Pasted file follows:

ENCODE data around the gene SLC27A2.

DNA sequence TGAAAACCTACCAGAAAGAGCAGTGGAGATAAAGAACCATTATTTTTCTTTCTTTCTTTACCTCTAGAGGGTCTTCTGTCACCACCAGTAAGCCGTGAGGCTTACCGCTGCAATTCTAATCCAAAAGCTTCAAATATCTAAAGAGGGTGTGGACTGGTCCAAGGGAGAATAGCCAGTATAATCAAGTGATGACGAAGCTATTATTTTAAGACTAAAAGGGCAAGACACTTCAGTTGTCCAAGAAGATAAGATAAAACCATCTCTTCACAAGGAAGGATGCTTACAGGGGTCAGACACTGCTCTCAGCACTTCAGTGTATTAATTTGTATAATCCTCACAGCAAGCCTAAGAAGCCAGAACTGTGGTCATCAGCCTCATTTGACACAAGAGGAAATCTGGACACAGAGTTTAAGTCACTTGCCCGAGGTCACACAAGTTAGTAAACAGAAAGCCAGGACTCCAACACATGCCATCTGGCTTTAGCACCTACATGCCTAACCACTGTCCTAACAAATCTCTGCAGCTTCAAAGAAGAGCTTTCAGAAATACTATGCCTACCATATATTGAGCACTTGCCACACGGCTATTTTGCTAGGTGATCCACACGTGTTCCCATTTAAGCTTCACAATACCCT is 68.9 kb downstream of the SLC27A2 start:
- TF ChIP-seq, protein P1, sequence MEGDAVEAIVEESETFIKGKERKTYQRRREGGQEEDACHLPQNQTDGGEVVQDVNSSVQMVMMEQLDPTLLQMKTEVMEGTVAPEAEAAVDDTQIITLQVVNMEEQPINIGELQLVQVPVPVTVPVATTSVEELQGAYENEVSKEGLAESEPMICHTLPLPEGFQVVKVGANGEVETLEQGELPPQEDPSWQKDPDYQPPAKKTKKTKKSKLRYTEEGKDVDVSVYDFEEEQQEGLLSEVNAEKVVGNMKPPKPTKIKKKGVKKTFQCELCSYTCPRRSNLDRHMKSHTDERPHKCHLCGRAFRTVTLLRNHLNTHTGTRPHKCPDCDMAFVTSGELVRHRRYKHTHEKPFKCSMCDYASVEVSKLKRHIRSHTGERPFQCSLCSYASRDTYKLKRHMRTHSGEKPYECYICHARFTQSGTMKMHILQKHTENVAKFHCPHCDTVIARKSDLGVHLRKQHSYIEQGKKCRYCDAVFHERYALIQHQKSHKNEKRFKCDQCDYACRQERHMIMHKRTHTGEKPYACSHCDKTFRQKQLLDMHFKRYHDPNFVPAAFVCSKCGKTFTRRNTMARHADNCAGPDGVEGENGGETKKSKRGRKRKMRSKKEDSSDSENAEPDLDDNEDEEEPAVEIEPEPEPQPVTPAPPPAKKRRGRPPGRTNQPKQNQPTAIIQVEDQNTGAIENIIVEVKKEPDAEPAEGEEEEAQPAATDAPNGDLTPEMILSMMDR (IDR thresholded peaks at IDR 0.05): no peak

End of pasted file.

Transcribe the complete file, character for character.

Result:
ENCODE data around the gene SLC27A2.

DNA sequence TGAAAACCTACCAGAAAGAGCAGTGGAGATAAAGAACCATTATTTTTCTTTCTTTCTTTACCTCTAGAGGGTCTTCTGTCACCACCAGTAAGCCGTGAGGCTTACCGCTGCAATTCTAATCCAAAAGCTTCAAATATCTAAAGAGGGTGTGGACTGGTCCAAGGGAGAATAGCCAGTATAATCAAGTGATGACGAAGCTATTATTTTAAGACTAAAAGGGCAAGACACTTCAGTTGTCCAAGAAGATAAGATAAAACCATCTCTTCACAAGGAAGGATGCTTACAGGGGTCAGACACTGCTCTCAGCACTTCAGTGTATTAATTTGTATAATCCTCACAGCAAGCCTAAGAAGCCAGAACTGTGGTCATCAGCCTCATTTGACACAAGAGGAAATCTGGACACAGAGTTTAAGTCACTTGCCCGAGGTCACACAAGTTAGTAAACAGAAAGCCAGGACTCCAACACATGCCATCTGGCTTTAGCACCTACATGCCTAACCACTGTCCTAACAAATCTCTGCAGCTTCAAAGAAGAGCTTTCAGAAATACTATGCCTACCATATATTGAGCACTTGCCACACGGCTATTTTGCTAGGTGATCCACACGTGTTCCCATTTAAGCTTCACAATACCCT is 68.9 kb downstream of the SLC27A2 start:
- TF ChIP-seq, protein P1, sequence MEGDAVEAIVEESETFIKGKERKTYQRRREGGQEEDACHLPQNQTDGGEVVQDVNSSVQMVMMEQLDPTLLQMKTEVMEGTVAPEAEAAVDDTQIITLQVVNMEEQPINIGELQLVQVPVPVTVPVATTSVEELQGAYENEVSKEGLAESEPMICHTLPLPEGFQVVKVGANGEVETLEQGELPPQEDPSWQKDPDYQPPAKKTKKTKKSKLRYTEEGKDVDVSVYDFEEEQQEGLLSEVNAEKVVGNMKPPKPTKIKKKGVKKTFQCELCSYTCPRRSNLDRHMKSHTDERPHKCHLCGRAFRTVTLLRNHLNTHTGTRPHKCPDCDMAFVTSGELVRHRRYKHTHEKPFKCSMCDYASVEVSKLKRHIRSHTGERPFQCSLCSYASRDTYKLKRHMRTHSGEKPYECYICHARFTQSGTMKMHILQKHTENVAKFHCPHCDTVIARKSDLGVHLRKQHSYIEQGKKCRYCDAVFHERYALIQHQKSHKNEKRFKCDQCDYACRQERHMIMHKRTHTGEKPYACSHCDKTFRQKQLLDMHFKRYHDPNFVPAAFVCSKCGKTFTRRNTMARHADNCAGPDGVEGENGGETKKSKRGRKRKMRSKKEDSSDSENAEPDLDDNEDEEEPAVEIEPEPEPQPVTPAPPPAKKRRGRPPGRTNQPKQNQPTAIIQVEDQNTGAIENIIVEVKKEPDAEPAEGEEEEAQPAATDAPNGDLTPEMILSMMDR (IDR thresholded peaks at IDR 0.05): no peak